|Hong, Zhuang - CHIQUITA BRANDS INTERN'L|
Submitted to: Journal of Food Science
Publication Type: Peer Reviewed Journal
Publication Acceptance Date: October 4, 2004
Publication Date: March 1, 2005
Citation: Fan, X., Niemira, B.A., Mattheis, J.P., Hong, Z., Olson, D.W. 2005. Quality of fresh-cut apple slices as affected by ionizing radiation and calcium ascorbate treatment. Journal of Food Science. 70(2) S143-148. Interpretive Summary: The major concerns with many fresh-cut fruits (fruit salad) are microbial safety and surface browning. Ionizing radiation effectively inactivates bacteria that cause illness and spoilage in food while antibrowning agents are applied to reduce tissue browning. This study investigated the effects of a antibrowning agent (calcium ascorbate) and irradiation on acidity, firmness, color, vitamin C content and bacteria population of apple slices in modified atmosphere packaging. Fruit slices prepared from Gala apples were dipped into calcium ascorbate solution followed by exposure to low dose gamma radiation. The results demonstrate that a combination of calcium ascorbate and irradiation results in microbiologically safe and high quality fresh-cut apples rich in nutrients (calcium and vitamin C). The information will be useful for the fresh-cut fruit industry to improve food safety and quality of cut apples.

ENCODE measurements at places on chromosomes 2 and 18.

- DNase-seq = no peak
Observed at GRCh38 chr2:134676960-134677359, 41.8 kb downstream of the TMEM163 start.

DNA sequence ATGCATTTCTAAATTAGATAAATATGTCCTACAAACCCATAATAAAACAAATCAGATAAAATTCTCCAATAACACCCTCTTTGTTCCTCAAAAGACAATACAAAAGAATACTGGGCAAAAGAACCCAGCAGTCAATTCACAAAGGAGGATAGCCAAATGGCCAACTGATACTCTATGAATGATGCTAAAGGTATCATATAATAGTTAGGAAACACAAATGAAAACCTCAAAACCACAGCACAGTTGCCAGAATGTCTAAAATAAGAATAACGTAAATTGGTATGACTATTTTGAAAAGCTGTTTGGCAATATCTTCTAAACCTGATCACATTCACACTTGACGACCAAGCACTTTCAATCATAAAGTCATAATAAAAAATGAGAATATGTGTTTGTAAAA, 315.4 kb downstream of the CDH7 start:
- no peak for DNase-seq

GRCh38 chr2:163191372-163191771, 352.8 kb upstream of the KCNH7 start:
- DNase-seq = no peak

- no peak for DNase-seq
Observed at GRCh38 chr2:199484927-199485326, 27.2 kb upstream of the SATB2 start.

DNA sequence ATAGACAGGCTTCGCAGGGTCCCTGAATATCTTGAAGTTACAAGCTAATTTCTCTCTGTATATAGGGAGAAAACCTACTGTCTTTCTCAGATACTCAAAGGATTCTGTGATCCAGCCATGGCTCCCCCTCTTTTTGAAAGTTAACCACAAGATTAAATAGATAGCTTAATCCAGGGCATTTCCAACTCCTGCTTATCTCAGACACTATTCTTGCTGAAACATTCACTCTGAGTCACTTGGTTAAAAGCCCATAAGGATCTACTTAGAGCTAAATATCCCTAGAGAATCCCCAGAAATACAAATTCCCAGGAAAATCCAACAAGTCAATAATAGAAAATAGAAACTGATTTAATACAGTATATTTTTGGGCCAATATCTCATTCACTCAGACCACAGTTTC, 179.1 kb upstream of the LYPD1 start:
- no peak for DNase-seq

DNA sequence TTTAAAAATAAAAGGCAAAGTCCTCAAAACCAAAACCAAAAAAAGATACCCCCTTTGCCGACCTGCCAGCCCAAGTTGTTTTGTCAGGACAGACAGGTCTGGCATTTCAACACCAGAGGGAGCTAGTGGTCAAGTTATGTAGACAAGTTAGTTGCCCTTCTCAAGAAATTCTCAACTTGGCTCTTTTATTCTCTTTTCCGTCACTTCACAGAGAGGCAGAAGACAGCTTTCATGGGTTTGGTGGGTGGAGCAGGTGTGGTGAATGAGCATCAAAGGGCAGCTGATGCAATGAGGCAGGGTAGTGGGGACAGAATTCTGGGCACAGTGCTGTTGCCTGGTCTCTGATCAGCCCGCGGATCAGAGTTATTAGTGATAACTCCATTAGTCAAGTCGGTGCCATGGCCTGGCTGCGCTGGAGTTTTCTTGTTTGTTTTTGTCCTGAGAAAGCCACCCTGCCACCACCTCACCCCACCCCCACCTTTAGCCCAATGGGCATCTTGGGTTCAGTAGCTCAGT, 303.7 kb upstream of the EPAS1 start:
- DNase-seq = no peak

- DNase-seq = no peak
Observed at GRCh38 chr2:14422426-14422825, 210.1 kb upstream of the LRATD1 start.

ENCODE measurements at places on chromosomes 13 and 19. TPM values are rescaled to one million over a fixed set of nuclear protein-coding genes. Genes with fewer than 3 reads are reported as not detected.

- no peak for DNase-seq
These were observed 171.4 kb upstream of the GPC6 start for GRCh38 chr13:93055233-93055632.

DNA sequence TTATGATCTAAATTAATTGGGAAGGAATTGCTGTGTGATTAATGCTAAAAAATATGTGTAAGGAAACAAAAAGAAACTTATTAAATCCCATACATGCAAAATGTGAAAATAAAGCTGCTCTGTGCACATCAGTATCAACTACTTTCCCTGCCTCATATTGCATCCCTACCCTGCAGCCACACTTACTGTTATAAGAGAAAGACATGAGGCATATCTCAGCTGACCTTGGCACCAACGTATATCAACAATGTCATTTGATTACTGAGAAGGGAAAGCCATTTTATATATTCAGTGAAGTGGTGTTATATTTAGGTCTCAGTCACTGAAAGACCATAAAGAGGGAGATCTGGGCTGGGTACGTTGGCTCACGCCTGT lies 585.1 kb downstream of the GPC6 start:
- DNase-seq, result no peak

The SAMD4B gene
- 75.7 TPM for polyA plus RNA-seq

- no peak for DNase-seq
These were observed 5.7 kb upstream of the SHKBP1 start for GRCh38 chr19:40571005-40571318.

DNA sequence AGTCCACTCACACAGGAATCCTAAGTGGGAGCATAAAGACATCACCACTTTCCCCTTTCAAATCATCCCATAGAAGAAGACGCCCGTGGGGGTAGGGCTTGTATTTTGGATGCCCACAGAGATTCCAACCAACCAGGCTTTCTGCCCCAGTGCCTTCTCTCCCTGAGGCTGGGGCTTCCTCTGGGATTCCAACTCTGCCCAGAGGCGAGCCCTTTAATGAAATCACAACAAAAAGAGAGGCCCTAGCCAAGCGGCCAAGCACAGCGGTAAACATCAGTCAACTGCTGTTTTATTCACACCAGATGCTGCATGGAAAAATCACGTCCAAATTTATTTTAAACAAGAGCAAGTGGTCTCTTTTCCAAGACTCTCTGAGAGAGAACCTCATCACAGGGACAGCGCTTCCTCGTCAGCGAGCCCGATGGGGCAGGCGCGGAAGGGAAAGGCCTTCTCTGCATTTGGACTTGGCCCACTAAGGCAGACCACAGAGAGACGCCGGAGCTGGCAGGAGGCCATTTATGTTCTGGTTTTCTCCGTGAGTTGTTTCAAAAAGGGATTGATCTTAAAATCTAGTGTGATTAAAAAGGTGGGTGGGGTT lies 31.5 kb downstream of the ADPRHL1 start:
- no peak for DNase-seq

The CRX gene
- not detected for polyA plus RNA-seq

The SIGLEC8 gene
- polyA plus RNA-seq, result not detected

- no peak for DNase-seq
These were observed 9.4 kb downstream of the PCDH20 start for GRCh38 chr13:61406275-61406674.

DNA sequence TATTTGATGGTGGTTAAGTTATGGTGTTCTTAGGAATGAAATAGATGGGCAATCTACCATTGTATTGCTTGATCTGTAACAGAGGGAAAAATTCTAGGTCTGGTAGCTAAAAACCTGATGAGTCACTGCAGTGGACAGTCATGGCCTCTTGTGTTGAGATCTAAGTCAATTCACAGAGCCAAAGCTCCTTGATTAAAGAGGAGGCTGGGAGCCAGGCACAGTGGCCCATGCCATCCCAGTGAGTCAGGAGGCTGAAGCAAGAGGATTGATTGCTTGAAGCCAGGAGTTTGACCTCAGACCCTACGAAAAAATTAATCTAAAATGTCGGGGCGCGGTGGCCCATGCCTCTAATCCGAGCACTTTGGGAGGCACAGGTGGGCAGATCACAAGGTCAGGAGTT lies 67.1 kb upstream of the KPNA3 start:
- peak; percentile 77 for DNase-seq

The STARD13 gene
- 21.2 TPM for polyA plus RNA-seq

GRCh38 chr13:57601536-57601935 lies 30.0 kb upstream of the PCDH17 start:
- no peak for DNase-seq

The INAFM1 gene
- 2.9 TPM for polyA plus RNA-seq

Technical Abstract: Although ionizing radiation effectively inactivates foodborne bacterial pathogens in fresh-cut fruits and vegetables, it may adversely affect product quality. In this study, the effect of calcium ascorbate (CaA) and ionizing radiation on quality of 'Gala' apple slices under modified atmosphere packaging was investigated. 'Gala' apple slices, treated with water or 7% CaA followed by either nonirradiation (0 kGy), or irradiated at 0.5 and 1.0 kGy, were stored at 10 C for 3 weeks. Irradiation did not affect titratable acidity and pH of sliced apples, however, fruit slices softened following irradiation and during storage. The decrease in firmness during storage was reduced by the CaA treatment. Although the ascorbic acid content of apple slices treated with CaA decreased rapidly during storage, the ascorbic acid content was always higher in those treated samples than in the apple slices treated with water. Irradiation decreased both L* and hue values of apple slices. Hue values decreased during the entire storage period while L* increased during the first week of storage, then decreased between 1-3 weeks of storage. CaA increased L* and hue values of apple slices, suggesting CaA reduced browning even in irradiated samples. The microflora population of apples slices was not affected by CaA, and CaA treatment did not alter the reduction in microflora by irradiation. The combination of CaA and irradiation enhanced microbial food safety while maintaining quality of fresh-cut apple slices.